A response to Rachel Cusk's New Statesman article "The anorexic statement".
Chantelle Houghton has provided the latest demonstration that the social media overshare is now the ultimate relationship no-no.
Rhiannon and Holly meet Amma, an Indian spiritual leader who uses the act of embracing people to bring women to the fore.
Some educated women seem to want to keep feminism for themselves and cloak it in esoteric theory.
The only way to cure the "too much information" epidemic is... too much information.
The Sun's Page 3 is awful and outdated, and hating it doesn't mean that you hate sex, say Rhiannon and Holly of the Vagenda.
Cabbage soup, tapeworms and imaginary food - all healthy and effective ways to lose weight, if you believe the women's magazines.
Why, when it comes to sex, are "simple, easily pleased" men always pitted against "complicated, wordy" women?
Is fashion a feminist issue? Of course it bloody is.
Singling out female friendships for scrutiny has ceased to do us any favours, say Rhiannon and Holly.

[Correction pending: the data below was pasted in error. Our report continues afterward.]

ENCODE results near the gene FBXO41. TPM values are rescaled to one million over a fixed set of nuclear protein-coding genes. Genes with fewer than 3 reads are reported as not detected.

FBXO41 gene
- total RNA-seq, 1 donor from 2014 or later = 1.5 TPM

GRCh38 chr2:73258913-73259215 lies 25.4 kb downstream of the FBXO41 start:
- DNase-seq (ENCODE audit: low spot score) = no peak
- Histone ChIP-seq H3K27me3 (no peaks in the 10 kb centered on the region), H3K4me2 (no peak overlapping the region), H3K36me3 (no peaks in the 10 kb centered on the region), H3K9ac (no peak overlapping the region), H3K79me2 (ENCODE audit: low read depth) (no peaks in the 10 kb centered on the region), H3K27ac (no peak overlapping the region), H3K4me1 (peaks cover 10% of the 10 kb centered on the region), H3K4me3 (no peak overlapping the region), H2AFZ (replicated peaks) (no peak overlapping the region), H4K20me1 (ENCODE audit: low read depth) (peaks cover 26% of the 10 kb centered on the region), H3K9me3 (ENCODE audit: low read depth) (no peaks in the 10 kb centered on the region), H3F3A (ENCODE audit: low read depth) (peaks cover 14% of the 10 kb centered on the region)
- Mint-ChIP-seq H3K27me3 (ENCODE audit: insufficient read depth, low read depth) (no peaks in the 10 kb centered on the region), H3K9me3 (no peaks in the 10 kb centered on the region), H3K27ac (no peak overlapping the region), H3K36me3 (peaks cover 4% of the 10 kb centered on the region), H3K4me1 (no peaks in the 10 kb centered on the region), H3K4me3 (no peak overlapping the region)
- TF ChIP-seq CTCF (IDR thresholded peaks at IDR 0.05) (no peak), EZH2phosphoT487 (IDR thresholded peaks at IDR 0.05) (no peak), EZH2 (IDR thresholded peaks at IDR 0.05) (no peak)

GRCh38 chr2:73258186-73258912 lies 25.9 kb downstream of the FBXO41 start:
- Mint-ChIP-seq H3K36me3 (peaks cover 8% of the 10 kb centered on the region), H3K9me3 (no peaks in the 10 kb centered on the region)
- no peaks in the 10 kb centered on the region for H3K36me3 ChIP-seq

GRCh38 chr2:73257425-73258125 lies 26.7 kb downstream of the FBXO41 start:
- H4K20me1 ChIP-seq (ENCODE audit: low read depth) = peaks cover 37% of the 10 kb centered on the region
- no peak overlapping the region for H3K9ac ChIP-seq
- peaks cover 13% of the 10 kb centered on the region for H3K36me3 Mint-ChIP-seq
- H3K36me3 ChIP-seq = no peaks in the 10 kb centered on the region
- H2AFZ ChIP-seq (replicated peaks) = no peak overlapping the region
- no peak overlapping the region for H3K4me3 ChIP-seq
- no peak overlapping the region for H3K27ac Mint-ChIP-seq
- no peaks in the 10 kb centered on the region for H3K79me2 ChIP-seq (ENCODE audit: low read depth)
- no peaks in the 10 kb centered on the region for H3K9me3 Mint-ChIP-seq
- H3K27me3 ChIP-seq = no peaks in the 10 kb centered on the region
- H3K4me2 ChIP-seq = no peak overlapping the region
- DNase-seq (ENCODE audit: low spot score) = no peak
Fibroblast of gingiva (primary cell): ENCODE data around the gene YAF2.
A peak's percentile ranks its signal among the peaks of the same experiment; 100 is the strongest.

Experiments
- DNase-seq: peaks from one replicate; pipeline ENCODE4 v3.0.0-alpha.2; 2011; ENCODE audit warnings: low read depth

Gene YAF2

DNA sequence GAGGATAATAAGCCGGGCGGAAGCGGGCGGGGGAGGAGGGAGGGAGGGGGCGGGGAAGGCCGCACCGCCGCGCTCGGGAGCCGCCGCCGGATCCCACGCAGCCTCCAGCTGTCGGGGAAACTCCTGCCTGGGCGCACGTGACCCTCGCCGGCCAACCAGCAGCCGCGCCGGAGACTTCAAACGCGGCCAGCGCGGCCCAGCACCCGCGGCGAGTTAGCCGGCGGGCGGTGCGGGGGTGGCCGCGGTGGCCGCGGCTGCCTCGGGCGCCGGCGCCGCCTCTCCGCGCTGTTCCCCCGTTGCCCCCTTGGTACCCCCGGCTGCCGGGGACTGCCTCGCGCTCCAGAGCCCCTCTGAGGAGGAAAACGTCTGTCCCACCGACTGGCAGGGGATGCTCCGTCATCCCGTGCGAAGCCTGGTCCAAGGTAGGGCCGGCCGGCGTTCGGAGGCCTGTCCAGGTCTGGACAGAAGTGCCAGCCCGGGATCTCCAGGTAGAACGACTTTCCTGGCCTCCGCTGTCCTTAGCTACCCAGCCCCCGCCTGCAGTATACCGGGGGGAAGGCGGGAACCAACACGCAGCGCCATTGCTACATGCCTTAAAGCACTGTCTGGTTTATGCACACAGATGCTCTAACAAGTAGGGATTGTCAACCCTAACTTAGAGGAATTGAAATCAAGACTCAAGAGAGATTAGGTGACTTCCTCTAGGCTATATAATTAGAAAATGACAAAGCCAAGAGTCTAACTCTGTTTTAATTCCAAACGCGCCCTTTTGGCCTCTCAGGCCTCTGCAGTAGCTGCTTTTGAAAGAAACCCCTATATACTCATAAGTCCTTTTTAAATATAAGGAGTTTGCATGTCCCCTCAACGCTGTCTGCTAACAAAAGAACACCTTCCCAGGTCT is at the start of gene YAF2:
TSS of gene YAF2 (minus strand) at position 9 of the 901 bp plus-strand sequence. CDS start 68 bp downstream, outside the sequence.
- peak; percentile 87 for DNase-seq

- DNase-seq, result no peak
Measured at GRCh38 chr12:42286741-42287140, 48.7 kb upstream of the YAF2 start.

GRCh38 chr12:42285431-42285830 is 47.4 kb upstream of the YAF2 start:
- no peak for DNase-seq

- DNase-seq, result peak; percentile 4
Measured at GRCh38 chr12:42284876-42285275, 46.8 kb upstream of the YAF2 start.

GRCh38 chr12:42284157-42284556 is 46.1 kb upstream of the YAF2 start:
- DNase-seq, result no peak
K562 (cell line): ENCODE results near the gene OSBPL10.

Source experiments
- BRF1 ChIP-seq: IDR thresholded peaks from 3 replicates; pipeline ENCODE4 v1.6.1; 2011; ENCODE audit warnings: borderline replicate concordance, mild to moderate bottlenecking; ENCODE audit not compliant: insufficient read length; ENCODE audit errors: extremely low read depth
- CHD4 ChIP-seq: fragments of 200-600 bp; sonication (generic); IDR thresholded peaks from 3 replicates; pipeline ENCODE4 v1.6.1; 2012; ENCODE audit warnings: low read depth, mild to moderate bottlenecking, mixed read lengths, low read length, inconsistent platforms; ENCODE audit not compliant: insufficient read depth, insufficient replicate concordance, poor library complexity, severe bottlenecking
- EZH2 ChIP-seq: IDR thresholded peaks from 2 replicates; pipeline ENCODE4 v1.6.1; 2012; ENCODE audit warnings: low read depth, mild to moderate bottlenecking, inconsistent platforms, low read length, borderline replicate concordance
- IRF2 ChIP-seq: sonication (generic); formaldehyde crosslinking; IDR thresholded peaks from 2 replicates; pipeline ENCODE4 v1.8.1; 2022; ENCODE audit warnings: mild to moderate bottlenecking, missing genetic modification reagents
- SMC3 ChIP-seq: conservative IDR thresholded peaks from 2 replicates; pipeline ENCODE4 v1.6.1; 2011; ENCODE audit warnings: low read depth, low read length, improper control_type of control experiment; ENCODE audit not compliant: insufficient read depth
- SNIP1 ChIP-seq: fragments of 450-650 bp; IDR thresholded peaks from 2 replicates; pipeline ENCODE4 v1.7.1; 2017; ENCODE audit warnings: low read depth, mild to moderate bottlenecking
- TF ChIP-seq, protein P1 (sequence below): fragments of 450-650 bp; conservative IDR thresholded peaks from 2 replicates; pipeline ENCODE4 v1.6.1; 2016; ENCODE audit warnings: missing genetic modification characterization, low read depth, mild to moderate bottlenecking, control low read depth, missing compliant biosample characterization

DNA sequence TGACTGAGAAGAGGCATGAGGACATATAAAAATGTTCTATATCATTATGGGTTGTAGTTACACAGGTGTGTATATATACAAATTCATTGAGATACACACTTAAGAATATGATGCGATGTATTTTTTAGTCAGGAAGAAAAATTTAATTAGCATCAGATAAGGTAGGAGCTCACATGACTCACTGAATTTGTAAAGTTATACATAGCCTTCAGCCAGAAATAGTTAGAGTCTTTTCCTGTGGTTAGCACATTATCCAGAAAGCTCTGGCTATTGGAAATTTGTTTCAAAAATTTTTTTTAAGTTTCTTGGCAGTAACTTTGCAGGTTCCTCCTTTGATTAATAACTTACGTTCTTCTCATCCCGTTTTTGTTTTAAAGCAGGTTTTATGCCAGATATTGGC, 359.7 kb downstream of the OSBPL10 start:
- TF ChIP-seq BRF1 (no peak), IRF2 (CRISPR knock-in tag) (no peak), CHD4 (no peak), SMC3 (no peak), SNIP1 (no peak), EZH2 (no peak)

Which is more offensive - being called a "slut", or being slotted into a sweeping cultural theory?
The singer is not a "bad role model" for staying friends with her ex-lover, Chris Brown.
Rhiannon and Holly find out how to stay thin, find a man and cure erectile dysfunction with grilled sandwiches.
Time to end "rabbit food questions".
Is letting someone lick Nutella off your nipples really so different from ‘lie back and think of England’? Or are they just different ways of going through the motions?
We need to rewrite the rulebook, not just obey the rules.
This film leaves you craving character development as much as cock shots.
The way to guarantee teenagers access porn is to ban it outright.
Perhaps if the choice weren't so limited, women would be a bit more interested.
According to Grazia, being like one of the Kates is the only way for a married woman to behave.
As Germaine Greer said: "I wanted to liberate women from the vacuum cleaner, not put them on the board of Hoover".
Down with euphemisms, say Rhiannon and Holly.
Fashion has often looked to violence and brutality as a way of shocking and titillating.
Elizabeth II may be the last royal woman not to be subjected to rampant sexist scrutiny.
What do women really want?
Don't buy into this pretend battle of the sexes.